Speaking of lucky - after the rain the sun came out and we really got to appreciate our beautiful surroundings. Across the glacier we would cross tomorrow we could see Laila Peak (Haramosh Valley), Malbuting and, our goal, Spantik. There was a beautiful sunset that night and a couple of us spent that time sipping coffee and watching the sun go down behind the mountains.
After a nice dinner with a great view, we settled in for another night of sleep, our last before heading over to base camp.
August 7th – Balacho to Spantik Base Camp
I woke up feeling better. Finally. I really had been offended at myself for getting sick in the first place. Not impressed. Grace had asked around and told us it was a 3 hour journey to base camp. To this day I cannot understand why we believed it would be a 3 hour journey to base camp.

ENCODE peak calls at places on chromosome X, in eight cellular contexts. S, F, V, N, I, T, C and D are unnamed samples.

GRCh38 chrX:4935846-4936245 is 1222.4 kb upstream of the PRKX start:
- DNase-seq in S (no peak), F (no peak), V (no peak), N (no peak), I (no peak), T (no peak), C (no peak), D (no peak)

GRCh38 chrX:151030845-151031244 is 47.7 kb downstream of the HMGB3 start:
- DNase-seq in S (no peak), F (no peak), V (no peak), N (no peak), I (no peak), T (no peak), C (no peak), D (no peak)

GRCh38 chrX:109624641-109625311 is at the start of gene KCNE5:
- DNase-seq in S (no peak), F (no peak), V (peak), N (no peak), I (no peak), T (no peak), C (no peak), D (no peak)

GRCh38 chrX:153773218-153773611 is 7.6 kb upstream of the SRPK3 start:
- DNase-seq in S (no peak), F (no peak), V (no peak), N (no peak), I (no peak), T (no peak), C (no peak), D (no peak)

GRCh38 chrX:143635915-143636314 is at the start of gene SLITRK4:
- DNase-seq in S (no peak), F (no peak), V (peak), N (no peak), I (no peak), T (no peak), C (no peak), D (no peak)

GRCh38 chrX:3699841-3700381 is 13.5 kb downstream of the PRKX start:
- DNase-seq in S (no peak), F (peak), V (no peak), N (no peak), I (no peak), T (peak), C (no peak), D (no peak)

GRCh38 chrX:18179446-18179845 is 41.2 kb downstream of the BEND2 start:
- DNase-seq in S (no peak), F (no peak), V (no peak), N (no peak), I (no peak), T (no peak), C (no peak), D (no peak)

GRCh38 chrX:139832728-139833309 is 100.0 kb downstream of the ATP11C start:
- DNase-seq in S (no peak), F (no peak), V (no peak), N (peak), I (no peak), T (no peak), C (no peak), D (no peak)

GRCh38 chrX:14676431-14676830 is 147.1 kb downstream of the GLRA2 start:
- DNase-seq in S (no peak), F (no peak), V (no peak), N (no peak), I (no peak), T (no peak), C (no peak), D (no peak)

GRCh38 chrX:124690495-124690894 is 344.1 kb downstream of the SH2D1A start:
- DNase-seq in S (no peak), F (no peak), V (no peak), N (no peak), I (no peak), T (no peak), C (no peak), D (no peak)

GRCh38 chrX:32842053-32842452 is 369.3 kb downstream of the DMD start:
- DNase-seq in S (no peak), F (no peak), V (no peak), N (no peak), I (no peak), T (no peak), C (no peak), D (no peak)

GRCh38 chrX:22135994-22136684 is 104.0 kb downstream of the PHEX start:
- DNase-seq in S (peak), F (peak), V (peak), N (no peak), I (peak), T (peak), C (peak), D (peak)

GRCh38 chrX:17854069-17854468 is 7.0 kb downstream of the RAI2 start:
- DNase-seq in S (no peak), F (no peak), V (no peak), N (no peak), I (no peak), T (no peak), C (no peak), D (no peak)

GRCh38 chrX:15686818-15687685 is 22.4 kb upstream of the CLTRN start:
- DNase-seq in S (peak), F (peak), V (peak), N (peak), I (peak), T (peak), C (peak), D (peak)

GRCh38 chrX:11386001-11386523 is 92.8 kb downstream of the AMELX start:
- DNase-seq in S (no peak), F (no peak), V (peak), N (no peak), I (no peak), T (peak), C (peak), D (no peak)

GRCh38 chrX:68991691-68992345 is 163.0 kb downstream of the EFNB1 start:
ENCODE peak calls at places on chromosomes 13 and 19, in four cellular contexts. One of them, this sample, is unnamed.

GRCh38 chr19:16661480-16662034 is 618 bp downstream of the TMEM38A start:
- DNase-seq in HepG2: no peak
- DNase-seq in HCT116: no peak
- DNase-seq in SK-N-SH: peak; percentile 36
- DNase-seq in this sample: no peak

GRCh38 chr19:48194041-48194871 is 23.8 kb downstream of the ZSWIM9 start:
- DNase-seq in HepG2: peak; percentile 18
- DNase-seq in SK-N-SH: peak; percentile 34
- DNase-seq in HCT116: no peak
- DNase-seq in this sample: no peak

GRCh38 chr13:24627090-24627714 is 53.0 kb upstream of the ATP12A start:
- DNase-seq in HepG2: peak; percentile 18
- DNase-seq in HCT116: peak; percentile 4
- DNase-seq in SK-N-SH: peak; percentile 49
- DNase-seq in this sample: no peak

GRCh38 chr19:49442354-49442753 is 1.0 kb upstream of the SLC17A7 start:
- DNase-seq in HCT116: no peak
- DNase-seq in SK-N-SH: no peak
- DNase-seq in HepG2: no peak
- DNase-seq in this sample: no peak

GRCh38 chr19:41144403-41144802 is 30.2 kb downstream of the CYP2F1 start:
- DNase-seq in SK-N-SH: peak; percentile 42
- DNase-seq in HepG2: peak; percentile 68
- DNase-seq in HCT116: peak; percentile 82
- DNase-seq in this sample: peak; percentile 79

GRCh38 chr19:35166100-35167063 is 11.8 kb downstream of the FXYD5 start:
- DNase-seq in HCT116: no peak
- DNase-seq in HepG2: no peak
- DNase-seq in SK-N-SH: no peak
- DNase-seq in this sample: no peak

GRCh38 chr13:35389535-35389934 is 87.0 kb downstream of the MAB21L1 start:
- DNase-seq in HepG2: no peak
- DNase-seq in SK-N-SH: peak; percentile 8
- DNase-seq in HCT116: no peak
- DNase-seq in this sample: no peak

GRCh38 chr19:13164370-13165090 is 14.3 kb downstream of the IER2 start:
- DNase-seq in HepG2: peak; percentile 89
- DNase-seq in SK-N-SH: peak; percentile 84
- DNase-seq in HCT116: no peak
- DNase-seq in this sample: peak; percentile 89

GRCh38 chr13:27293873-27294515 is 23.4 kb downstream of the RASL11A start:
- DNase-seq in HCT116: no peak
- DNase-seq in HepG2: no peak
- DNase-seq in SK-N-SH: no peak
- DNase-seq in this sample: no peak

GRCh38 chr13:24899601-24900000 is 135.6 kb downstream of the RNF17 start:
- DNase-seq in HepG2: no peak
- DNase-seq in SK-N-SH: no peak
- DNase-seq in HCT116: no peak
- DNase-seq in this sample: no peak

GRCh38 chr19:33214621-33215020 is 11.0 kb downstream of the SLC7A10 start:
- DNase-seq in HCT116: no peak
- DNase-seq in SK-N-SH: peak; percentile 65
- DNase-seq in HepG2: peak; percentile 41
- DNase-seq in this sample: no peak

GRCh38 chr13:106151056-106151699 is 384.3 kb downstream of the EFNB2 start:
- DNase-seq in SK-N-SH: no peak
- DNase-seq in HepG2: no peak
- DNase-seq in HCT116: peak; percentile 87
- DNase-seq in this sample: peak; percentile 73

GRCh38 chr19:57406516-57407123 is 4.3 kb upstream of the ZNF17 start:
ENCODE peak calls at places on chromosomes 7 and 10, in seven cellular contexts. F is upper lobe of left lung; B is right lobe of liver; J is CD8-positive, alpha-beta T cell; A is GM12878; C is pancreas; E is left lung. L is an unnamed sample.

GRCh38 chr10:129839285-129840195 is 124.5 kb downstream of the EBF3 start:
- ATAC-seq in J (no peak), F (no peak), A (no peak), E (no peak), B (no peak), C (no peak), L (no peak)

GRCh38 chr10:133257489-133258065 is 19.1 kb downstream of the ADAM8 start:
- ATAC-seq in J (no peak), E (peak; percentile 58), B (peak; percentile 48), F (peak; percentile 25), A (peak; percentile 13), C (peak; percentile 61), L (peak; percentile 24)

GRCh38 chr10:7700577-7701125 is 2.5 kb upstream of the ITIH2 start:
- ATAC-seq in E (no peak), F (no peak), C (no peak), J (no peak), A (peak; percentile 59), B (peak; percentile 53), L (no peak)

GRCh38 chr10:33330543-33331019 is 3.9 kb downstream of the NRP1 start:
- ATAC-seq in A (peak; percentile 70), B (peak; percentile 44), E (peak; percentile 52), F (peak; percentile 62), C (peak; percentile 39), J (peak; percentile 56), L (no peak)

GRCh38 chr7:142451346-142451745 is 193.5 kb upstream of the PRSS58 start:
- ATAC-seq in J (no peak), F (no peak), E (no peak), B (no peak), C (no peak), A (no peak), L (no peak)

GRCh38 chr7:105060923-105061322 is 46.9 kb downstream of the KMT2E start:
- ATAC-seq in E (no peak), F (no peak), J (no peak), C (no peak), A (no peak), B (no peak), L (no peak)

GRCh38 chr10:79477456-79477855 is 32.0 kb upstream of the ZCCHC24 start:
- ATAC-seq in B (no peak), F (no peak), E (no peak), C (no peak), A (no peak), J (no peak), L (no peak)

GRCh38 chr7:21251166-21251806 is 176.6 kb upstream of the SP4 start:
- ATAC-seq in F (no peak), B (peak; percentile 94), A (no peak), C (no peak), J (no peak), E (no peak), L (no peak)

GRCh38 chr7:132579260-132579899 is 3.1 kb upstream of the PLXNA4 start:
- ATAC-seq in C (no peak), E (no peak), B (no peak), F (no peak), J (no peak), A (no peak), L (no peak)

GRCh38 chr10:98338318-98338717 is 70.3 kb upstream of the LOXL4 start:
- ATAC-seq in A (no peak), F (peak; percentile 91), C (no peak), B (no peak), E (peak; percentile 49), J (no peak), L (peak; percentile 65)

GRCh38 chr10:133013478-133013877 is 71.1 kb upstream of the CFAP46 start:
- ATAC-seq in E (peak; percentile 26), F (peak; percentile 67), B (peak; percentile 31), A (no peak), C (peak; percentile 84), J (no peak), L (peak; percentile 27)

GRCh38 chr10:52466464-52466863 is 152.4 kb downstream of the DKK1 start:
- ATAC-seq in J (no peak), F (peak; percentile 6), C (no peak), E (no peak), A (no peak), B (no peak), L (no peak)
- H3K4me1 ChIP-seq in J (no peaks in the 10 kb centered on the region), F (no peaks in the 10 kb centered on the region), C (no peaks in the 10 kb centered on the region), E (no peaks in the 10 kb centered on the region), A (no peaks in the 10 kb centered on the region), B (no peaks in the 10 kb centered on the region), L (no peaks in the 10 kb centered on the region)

Most of the trek was over glacier and admittedly the first 4 hours was benign glacial terrain. The last 2 hours, the glacier became heavily crevassed and the route became much more convoluted. Spantik base camp is perched on a ridge descending from the mountain and can be seen several hours before arrival and thus really seems to extend the time it takes to reach there. Unfortunately Avi, was not feeling very well on this leg of the trip, having developed symptoms of the stomach bug that had afflicted Noel and I the previous days. Personally, I find one of the uplifting aspects of travelling in the remote regions of the world, is seeing certain people’s resolve and dignity under difficult circumstances. Avi showed this with his tenacity in making base camp, as had Noel in making camp 2 days prior.